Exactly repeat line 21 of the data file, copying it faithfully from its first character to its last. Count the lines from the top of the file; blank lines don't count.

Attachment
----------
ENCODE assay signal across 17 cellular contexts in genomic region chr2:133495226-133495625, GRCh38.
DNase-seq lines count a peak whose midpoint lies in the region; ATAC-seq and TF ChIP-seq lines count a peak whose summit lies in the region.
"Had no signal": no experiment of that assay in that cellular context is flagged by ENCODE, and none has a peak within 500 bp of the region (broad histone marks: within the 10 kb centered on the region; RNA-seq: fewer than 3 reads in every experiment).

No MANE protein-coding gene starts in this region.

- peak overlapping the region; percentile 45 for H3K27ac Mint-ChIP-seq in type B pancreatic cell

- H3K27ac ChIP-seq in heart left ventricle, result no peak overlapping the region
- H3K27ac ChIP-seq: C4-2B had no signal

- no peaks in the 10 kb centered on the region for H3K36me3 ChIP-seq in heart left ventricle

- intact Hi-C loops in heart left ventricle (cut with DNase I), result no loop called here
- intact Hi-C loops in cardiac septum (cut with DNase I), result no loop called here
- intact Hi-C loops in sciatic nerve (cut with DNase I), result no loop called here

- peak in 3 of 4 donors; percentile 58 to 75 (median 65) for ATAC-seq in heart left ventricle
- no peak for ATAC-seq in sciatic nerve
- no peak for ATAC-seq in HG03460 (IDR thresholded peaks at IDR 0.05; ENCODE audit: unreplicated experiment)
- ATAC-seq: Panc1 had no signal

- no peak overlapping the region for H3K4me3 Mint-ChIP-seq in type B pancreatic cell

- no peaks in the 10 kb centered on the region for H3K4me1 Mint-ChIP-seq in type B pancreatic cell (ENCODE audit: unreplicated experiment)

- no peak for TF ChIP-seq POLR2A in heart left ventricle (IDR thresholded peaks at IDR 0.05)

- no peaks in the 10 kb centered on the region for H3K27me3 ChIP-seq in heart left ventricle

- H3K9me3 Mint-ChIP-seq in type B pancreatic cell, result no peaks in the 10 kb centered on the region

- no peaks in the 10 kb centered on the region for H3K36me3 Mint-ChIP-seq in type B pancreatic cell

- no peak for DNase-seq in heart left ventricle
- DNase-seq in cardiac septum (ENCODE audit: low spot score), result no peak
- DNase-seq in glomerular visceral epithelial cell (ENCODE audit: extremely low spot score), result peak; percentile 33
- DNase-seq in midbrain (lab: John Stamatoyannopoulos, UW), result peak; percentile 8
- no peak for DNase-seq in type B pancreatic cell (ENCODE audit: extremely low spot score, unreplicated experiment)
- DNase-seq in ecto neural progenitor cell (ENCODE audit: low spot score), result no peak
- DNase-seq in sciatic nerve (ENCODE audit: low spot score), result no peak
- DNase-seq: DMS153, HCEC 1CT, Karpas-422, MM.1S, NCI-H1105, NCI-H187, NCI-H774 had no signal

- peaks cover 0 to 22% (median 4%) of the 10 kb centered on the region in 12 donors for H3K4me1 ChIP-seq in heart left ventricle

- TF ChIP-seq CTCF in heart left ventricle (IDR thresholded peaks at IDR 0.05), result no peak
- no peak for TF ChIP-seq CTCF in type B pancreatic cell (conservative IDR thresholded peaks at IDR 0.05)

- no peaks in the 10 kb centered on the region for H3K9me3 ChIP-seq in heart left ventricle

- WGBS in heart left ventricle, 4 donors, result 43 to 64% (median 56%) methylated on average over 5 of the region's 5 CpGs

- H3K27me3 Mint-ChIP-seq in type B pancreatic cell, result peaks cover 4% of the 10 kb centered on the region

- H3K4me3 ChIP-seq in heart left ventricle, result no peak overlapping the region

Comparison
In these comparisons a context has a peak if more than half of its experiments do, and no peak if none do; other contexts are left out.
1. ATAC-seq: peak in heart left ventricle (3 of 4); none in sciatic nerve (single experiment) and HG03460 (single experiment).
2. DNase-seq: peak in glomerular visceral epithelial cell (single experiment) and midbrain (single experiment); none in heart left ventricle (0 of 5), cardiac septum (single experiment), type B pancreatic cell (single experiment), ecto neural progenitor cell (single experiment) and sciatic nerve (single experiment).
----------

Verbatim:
- no peaks in the 10 kb centered on the region for H3K36me3 Mint-ChIP-seq in type B pancreatic cell